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Should Vasculitis be Relabelled as an Infection?

June 17 2017 1:00 AM ET via RheumReports RheumReports

Should vasculitis be relabelled as an infection?

Len Calabrese presented the infection hypothesis behind vasculitis. He described the intriguing link between Herpes virus and stroke, and stated that all the primary CNS vasculitis cases at the Cleveland Clinic are having multiple infection testing performed on tissue (SP0131).

Several viruses are known to be associated with vasculitis (e.g. Hepatitis B and C to name a couple). There are 1031 different viruses, many of which have not yet been sequenced/identified.

Viral infections can be self-limited (e.g. URIs, rhinovirus), chronic persistent and replicative (e.g. HIV, Hep B and C), or chronic infection with latency and reactivation (e.g. Herpes viruses). Viruses that are cleared (e.g. Hep C with cryoglobulinemic vasculitis) can result in vasculitis that persists for a long time (one could think of inciting and perpetuating disease, and perhaps other factors become important). We also know that GCA (temporal arteritis) can cluster seasonally and even in certain years, which makes one wonder about a pathogen that could be inducing vasculitis.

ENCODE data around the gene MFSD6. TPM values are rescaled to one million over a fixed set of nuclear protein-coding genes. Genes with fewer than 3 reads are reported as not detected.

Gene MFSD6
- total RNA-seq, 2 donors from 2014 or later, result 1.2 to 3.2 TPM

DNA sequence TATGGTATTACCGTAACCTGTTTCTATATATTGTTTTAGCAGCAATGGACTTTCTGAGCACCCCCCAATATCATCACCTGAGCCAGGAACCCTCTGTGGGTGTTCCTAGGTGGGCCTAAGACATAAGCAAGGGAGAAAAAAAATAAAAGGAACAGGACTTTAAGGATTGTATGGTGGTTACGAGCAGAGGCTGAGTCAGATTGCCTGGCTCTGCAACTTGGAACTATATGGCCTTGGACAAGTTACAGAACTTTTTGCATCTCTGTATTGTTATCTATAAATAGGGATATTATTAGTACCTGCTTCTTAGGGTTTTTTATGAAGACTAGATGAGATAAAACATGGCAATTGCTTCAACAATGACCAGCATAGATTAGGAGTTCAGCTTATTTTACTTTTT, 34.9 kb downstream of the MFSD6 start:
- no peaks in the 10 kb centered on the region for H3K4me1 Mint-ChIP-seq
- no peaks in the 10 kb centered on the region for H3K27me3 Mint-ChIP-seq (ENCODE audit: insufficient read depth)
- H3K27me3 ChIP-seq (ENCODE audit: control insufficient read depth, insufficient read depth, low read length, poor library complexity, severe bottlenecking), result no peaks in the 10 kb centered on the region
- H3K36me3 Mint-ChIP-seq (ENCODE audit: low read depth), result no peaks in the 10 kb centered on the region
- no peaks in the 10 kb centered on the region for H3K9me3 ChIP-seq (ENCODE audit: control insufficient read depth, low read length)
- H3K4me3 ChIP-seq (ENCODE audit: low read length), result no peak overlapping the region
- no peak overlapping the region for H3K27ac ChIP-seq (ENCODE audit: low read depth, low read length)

A rose by any other name may not be a flower with thorns

Raashid Luqmani spoke about the different pathogenicities of ANCAs (SP0132). For instance, there is worse prognosis if a patient has proven SLE and is ANCA-positive. Remember the CCP/ACPA story (different serotypes and different citrullination may affect manifestations of RA)? It looks like ANCA may also be like that. Of course, MPO and PR3 are different and have different specificities for GPA (formerly known as Wegener’s granulomatosis). Other points of interest were that galactosylation or sialyation of ANCA antibodies can alter time to relapse in GPA, and regulatory cells and neutrophil cell nets can affect how ANCAs behave.

So the take home messages…

  • The cause of vasculitis in most patients will not be known, but in some circumstances should be looked for – i.e. find treatable causes.

  • All ANCAs are not created equally.


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About the Author

Dr. Janet Pope
Dr. Janet Pope

Dr. Janet Pope is Professor of Medicine at Western University and Division Head of Rheumatology. Dr. Pope's research interests include epidemiologic studies in scleroderma, classification criteria in systemic sclerosis, systemic lupus erythematosus and rheumatoid arthritis.

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